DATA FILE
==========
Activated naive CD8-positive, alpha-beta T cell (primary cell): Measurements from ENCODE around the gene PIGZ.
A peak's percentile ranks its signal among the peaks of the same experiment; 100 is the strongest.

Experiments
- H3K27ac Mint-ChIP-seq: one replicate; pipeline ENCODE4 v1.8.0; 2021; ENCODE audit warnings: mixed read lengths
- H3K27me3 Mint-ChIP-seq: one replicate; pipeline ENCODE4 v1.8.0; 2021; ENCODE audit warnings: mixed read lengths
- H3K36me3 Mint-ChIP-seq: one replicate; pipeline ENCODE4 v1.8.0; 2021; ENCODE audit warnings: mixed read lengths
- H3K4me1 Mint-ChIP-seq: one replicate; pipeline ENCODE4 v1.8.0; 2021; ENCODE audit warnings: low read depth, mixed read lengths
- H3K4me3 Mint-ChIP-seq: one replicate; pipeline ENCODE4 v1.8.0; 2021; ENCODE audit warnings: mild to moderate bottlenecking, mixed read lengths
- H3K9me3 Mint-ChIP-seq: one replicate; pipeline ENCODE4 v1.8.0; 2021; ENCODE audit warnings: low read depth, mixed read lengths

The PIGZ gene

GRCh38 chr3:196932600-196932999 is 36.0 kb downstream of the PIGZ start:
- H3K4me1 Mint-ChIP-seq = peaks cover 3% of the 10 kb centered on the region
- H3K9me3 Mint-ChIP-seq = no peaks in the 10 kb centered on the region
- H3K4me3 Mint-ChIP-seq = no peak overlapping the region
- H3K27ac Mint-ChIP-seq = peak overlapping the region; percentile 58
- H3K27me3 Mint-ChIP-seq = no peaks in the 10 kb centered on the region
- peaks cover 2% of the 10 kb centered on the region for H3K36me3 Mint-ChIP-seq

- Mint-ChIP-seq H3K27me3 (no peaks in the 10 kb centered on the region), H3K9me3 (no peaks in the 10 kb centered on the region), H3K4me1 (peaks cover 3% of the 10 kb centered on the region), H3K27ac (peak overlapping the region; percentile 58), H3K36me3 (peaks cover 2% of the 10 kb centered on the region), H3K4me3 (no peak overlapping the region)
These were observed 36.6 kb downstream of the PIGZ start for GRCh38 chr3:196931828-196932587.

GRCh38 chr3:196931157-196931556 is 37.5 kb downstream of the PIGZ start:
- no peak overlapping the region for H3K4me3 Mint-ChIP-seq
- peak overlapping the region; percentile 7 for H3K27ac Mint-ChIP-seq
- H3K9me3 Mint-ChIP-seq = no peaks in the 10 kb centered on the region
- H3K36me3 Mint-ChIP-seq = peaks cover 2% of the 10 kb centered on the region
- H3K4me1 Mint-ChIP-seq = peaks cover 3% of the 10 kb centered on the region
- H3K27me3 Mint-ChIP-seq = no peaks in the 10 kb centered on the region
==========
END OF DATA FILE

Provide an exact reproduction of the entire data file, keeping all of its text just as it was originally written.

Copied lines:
Activated naive CD8-positive, alpha-beta T cell (primary cell): Measurements from ENCODE around the gene PIGZ.
A peak's percentile ranks its signal among the peaks of the same experiment; 100 is the strongest.

Experiments
- H3K27ac Mint-ChIP-seq: one replicate; pipeline ENCODE4 v1.8.0; 2021; ENCODE audit warnings: mixed read lengths
- H3K27me3 Mint-ChIP-seq: one replicate; pipeline ENCODE4 v1.8.0; 2021; ENCODE audit warnings: mixed read lengths
- H3K36me3 Mint-ChIP-seq: one replicate; pipeline ENCODE4 v1.8.0; 2021; ENCODE audit warnings: mixed read lengths
- H3K4me1 Mint-ChIP-seq: one replicate; pipeline ENCODE4 v1.8.0; 2021; ENCODE audit warnings: low read depth, mixed read lengths
- H3K4me3 Mint-ChIP-seq: one replicate; pipeline ENCODE4 v1.8.0; 2021; ENCODE audit warnings: mild to moderate bottlenecking, mixed read lengths
- H3K9me3 Mint-ChIP-seq: one replicate; pipeline ENCODE4 v1.8.0; 2021; ENCODE audit warnings: low read depth, mixed read lengths

The PIGZ gene

GRCh38 chr3:196932600-196932999 is 36.0 kb downstream of the PIGZ start:
- H3K4me1 Mint-ChIP-seq = peaks cover 3% of the 10 kb centered on the region
- H3K9me3 Mint-ChIP-seq = no peaks in the 10 kb centered on the region
- H3K4me3 Mint-ChIP-seq = no peak overlapping the region
- H3K27ac Mint-ChIP-seq = peak overlapping the region; percentile 58
- H3K27me3 Mint-ChIP-seq = no peaks in the 10 kb centered on the region
- peaks cover 2% of the 10 kb centered on the region for H3K36me3 Mint-ChIP-seq

- Mint-ChIP-seq H3K27me3 (no peaks in the 10 kb centered on the region), H3K9me3 (no peaks in the 10 kb centered on the region), H3K4me1 (peaks cover 3% of the 10 kb centered on the region), H3K27ac (peak overlapping the region; percentile 58), H3K36me3 (peaks cover 2% of the 10 kb centered on the region), H3K4me3 (no peak overlapping the region)
These were observed 36.6 kb downstream of the PIGZ start for GRCh38 chr3:196931828-196932587.

GRCh38 chr3:196931157-196931556 is 37.5 kb downstream of the PIGZ start:
- no peak overlapping the region for H3K4me3 Mint-ChIP-seq
- peak overlapping the region; percentile 7 for H3K27ac Mint-ChIP-seq
- H3K9me3 Mint-ChIP-seq = no peaks in the 10 kb centered on the region
- H3K36me3 Mint-ChIP-seq = peaks cover 2% of the 10 kb centered on the region
- H3K4me1 Mint-ChIP-seq = peaks cover 3% of the 10 kb centered on the region
- H3K27me3 Mint-ChIP-seq = no peaks in the 10 kb centered on the region